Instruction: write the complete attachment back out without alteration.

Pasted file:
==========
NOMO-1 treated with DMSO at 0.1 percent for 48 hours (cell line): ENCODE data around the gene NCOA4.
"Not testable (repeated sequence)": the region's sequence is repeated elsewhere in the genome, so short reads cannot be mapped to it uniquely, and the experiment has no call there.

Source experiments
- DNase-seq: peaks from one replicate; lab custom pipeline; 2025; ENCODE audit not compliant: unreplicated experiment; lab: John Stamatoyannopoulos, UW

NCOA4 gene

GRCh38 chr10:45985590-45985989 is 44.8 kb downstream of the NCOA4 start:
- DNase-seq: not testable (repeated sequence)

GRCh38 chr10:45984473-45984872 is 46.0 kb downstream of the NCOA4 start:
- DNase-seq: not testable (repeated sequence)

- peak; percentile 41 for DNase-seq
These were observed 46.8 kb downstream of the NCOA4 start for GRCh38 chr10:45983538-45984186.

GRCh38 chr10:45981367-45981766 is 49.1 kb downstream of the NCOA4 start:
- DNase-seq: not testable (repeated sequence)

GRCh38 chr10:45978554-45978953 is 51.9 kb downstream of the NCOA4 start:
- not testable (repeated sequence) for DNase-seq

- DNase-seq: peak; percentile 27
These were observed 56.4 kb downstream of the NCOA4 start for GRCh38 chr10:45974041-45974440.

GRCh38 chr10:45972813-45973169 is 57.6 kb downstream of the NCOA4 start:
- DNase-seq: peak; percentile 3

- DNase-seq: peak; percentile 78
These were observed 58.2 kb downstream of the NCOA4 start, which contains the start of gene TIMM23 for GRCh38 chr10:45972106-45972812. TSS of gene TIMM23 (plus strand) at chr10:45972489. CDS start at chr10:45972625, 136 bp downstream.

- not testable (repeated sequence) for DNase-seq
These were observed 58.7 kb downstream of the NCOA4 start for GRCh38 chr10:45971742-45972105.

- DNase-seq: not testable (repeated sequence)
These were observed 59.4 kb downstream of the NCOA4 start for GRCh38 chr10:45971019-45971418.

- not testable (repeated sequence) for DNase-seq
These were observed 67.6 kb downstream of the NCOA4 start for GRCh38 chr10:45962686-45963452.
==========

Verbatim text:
NOMO-1 treated with DMSO at 0.1 percent for 48 hours (cell line): ENCODE data around the gene NCOA4.
"Not testable (repeated sequence)": the region's sequence is repeated elsewhere in the genome, so short reads cannot be mapped to it uniquely, and the experiment has no call there.

Source experiments
- DNase-seq: peaks from one replicate; lab custom pipeline; 2025; ENCODE audit not compliant: unreplicated experiment; lab: John Stamatoyannopoulos, UW

NCOA4 gene

GRCh38 chr10:45985590-45985989 is 44.8 kb downstream of the NCOA4 start:
- DNase-seq: not testable (repeated sequence)

GRCh38 chr10:45984473-45984872 is 46.0 kb downstream of the NCOA4 start:
- DNase-seq: not testable (repeated sequence)

- peak; percentile 41 for DNase-seq
These were observed 46.8 kb downstream of the NCOA4 start for GRCh38 chr10:45983538-45984186.

GRCh38 chr10:45981367-45981766 is 49.1 kb downstream of the NCOA4 start:
- DNase-seq: not testable (repeated sequence)

GRCh38 chr10:45978554-45978953 is 51.9 kb downstream of the NCOA4 start:
- not testable (repeated sequence) for DNase-seq

- DNase-seq: peak; percentile 27
These were observed 56.4 kb downstream of the NCOA4 start for GRCh38 chr10:45974041-45974440.

GRCh38 chr10:45972813-45973169 is 57.6 kb downstream of the NCOA4 start:
- DNase-seq: peak; percentile 3

- DNase-seq: peak; percentile 78
These were observed 58.2 kb downstream of the NCOA4 start, which contains the start of gene TIMM23 for GRCh38 chr10:45972106-45972812. TSS of gene TIMM23 (plus strand) at chr10:45972489. CDS start at chr10:45972625, 136 bp downstream.

- not testable (repeated sequence) for DNase-seq
These were observed 58.7 kb downstream of the NCOA4 start for GRCh38 chr10:45971742-45972105.

- DNase-seq: not testable (repeated sequence)
These were observed 59.4 kb downstream of the NCOA4 start for GRCh38 chr10:45971019-45971418.

- not testable (repeated sequence) for DNase-seq
These were observed 67.6 kb downstream of the NCOA4 start for GRCh38 chr10:45962686-45963452.